How to Draw Using Sketchbook? Step by Step Guideline
A common practice among artists of all ranks, from a cartoonist to a great master like Leonardo da Vinci is the outline or, in English, "sketch." An outline is a drawing made quickly for the purpose of studying or grasping the shape of a subject. Da Vinci made hundreds of sketches in his notebooks with various subjects such as animals, people, and machines. An outline is not a finished drawing and often contains errors and several overlapping line attempts.
One of the most important keys to learning to draw is, well, drawing. It's like learning to ride a bike. As much as you want to ride the bike, no matter how much you feel about reading road safety articles or looking at bike catalogs, you will not gain more experience than getting on the bike and pedaling. Likewise, you can spend hours reading books, buying drawing instruments, wishing ardently to learn to draw ... but nothing replaces the experience you will get by picking up a pencil, paper and drawing, drawing, drawing.
This is where the sketches come in. You can start sketching based on a drawing you like, or a photograph, or perhaps a subject that you have in front of your eyes. You have to lose the fear of "It's not going to come out the same," "This is very difficult." We are all afraid of the early days of cycling, but there is no other way to lose fear than by cleaning our knees and pedaling. Eventually you will begin to have more confidence in yourself or in yourself.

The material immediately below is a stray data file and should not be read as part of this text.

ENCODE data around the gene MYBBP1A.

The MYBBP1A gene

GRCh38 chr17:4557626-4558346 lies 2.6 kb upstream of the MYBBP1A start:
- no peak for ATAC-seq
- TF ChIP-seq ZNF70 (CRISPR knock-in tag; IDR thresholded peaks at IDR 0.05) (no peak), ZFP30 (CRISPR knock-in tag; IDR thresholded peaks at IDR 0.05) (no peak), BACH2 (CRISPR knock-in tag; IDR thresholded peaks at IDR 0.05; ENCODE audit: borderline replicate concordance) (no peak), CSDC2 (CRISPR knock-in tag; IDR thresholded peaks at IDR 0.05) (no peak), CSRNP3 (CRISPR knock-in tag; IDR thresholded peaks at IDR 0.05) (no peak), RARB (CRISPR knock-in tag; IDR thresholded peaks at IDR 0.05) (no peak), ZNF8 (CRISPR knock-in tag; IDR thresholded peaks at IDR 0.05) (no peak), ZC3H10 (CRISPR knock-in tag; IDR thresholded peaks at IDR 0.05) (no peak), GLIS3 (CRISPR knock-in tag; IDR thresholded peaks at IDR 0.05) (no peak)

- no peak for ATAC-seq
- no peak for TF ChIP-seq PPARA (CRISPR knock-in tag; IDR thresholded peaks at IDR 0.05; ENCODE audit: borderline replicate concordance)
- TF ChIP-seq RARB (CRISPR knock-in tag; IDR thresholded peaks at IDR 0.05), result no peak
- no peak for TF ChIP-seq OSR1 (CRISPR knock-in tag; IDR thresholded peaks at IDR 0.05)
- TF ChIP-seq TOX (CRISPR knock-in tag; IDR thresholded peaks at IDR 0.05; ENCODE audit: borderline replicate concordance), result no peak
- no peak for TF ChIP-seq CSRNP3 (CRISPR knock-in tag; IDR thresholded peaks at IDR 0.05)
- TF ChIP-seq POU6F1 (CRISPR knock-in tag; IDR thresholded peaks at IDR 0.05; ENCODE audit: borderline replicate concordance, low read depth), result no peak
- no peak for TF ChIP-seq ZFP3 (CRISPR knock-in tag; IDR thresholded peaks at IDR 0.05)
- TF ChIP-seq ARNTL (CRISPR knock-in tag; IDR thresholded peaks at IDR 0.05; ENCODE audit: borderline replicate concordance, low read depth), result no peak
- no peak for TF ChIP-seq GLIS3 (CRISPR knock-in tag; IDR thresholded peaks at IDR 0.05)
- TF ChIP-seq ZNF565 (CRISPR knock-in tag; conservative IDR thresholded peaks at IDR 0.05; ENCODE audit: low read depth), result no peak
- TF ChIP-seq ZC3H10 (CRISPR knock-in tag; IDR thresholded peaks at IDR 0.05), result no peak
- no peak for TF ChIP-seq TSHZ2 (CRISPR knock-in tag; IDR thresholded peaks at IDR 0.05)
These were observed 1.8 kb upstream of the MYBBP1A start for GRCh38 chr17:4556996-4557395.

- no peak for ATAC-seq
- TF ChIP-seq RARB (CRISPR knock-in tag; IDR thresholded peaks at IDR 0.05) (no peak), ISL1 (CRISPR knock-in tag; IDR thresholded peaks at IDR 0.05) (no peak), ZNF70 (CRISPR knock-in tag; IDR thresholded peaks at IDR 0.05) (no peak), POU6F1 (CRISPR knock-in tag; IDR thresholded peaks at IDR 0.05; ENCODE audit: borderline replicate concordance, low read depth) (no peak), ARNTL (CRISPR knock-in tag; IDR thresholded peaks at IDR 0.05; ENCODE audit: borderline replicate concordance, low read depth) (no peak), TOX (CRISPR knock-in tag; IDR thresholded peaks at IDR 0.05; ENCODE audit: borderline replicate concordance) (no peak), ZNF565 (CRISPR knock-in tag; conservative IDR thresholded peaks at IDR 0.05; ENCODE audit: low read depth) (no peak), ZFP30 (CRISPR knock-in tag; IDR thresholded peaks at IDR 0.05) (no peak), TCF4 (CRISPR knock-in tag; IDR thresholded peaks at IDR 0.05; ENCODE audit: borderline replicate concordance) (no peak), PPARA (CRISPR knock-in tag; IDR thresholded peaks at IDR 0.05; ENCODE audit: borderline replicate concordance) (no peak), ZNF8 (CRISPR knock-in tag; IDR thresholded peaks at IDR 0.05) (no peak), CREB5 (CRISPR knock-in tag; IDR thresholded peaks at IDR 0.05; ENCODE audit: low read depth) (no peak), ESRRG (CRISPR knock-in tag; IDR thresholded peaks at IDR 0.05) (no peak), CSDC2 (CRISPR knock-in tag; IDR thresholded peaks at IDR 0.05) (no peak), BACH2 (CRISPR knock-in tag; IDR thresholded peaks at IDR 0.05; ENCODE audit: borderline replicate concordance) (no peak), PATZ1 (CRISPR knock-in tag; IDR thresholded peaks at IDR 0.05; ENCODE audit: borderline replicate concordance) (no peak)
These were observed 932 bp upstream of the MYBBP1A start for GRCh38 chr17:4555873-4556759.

Let's do it! The great thing about drawing is that you can practice in almost any part and situation. You can draw in the comfort of your home, outside on the street while you wait for someone, in a restaurant while you wait for the service and a long etcetera. It is not uncommon to find drawings by artists who draw during their trip on the minibus or train.
Let's start then! Keeping in mind the exercises we did previously of observation, drawing in the air, etc. I give you the following tips:
1. Start with light strokes. Gently passing the pencil on the paper begins by drawing lines and very general shapes of the subject.
2. Make several basic strokes and then, more firmly, make a more marked stroke. It happens to me many times that I cannot draw a straight line at the angle I want, so I try it several times lightly and once it comes out I make the final stroke using the base attempts.
3. Did you go wrong? Leave it and try again or try something else. Sketching should be fun, you should not lose patience let alone let frustration make you leave the paper. There are times when you do not feel inspired, like you draw and you do not do well. Take a moment and try again. All right, now let's start exercise.